THE BLOG

7 Intangible Lessons From My First Year at Harvard Business School

06/04/2015 03:12 pm ET | Updated Jun 04, 2016
Sparsh Agarwal

There is much debate on the value of the MBA and the future of management education. Even two of the best minds at Harvard Business School, Prof. Michael Porter and Prof. Clay Christensen disagree on this (see NYT article "Business School Disrupted").

Regardless of what the future looks like, to be relevant, schools have to provide learning beyond the academic curriculum -- since arguably one can acquire "skills" like doing DCF's etc. for free from resources like the Khan Academy. It's the soft skills/intangibles that have shaped my experience at HBS so far (though I do, at times, wish we spent more time on hard skills). This is by no means exclusive to business school -- just general life and leadership lessons I focused on more closely, in continuation of my reflection earlier this year.

1. Team launch and open feedback are critical to success.

One of the more tangible things we learnt in our LEAD course was the concept of team launch. A successful launch involves having an explicit dialog about team goals, roles and responsibilities, conflict resolution mechanisms, decision-making process (by consensus or leaders veto) and measurable success criteria, at the outset when a team is formed. Research (HBS case) suggests that this is one of the most critical components of building high performance teams.

While this sounds like common sense advice, think about the last time you had an explicit conversation before starting off in a new team -- whether it be at work or a non-work setting (such as organizing a conference). We had the chance to practice team launch in multiple settings all year, and while all of these projects did not necessarily "succeed", I did find tremendous value in this process -- especially in aligning a team and setting clear expectations. Another important aspect of teaming was having open and honest feedback sessions at regular intervals. Giving and receiving feedback (both critical and appreciative) has been one of the toughest things I am continuing to learn here at business school.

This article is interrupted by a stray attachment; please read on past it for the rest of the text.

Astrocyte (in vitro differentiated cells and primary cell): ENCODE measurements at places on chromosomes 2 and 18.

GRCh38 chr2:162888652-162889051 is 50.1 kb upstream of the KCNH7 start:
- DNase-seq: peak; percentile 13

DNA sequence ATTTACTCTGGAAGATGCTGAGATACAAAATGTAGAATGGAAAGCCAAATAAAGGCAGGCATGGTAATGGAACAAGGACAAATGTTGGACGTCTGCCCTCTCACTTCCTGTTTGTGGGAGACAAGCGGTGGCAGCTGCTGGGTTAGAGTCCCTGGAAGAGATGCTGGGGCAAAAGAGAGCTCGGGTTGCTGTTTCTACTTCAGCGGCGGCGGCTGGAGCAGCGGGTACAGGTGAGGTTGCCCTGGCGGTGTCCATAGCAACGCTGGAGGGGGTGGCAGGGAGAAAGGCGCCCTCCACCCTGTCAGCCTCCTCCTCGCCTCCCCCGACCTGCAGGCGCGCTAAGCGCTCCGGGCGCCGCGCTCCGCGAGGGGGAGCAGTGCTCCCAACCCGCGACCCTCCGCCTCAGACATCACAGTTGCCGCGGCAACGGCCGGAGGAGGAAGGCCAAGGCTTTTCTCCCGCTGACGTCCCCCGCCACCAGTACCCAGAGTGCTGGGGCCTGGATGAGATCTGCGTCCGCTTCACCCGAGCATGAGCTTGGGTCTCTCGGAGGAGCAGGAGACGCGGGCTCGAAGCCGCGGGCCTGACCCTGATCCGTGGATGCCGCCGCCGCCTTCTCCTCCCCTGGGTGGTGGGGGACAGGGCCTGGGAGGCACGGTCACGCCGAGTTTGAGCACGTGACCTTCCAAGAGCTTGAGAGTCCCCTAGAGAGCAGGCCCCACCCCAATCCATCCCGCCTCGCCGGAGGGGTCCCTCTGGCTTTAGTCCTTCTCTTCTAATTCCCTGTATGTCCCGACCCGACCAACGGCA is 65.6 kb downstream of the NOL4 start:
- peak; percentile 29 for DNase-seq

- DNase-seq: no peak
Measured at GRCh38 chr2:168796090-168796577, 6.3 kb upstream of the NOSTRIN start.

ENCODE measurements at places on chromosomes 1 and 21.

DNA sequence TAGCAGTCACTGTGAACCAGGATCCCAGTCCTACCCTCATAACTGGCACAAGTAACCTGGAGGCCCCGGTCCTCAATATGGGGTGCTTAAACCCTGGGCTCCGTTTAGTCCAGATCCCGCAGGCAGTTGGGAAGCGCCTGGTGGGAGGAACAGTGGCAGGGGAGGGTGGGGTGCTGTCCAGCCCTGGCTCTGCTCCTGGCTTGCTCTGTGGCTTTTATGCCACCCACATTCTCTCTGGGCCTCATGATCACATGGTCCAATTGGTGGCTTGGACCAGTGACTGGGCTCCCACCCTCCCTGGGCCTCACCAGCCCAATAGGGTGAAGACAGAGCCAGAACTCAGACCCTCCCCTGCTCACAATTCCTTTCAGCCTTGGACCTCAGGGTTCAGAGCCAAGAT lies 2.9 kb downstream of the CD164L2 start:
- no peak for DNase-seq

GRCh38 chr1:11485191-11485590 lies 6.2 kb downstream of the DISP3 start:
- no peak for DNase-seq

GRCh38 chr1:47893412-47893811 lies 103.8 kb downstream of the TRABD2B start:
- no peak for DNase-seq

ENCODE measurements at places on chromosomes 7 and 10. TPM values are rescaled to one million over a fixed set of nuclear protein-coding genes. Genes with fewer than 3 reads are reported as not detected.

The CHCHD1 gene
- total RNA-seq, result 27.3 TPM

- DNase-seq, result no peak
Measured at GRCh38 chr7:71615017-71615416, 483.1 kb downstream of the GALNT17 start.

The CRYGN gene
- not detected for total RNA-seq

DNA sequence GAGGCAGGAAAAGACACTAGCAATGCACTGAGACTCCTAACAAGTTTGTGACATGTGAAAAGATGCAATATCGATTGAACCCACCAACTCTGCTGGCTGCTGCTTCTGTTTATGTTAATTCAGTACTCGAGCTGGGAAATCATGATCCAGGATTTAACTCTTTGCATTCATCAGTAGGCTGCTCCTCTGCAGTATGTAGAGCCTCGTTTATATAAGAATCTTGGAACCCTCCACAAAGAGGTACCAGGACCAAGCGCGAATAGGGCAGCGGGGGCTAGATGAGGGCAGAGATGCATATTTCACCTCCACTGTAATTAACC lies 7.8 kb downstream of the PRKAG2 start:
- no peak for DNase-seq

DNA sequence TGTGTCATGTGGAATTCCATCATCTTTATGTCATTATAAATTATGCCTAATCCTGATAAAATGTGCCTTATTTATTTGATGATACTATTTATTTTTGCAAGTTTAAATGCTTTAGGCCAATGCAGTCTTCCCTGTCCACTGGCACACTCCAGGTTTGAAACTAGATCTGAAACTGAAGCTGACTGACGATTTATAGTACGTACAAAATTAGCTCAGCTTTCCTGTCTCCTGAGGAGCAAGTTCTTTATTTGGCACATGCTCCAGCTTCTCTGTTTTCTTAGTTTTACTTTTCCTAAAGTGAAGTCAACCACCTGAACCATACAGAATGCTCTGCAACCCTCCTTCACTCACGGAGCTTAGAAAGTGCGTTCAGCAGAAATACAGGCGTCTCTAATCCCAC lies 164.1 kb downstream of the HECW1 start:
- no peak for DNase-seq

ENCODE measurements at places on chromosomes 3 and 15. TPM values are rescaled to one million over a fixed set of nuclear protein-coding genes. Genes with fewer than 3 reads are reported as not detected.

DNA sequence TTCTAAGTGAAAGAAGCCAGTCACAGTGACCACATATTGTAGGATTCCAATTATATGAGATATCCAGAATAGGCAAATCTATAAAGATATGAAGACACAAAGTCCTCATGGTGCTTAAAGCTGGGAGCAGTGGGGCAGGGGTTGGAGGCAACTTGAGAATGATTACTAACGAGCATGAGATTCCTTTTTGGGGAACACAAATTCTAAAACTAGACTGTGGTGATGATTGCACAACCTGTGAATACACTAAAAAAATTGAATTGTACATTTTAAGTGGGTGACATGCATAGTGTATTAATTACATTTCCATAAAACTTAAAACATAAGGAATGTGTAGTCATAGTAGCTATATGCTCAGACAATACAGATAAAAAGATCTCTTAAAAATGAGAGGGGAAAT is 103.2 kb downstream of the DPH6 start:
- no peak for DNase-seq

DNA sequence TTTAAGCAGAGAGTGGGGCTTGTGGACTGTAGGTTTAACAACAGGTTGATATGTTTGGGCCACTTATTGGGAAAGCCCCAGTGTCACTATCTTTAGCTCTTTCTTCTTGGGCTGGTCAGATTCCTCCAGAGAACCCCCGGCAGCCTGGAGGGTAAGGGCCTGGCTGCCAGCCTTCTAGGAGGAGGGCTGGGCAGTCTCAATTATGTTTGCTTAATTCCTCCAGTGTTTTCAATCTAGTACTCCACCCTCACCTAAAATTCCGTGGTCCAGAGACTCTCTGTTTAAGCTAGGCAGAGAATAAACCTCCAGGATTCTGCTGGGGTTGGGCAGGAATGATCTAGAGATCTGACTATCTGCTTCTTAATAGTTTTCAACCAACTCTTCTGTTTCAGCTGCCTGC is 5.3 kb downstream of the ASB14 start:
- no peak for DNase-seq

2. Plan ahead (and adapt)

I am a spontaneous person by nature and my personal and career trajectory has been through a combination of taking quick decisions, making the best out of any given situation and at times through sheer good luck. This strategy of relying on perseverance and good luck does have its limitations though. Come August, we will start our second and final year, and with it will come pressures to navigate the hyper competitive world of MBA recruiting. If you think life is set just by the virtue of getting into HBS, you are in for a surprise -- there is a lot more (mostly self-inflicted) pressure to get into the 'right' job post MBA, though most (including me) don't really know what is "right" for them.

A great way to think about this is through a combination of deliberate and emergent strategies, which Professor Christensen lays out in his book How Will You Measure Your Life?. HBS has forced me to think more deeply about where I want to see myself 5-10 years ahead and work backwards to form a deliberate strategy -- whether it comes to selecting EC (elective curriculum) courses or in deciding on a summer internship. This has been a lot harder than it sounds and continues to require a fair bit of introspection.

3. Passionate debates are great, but keep emotions at bay.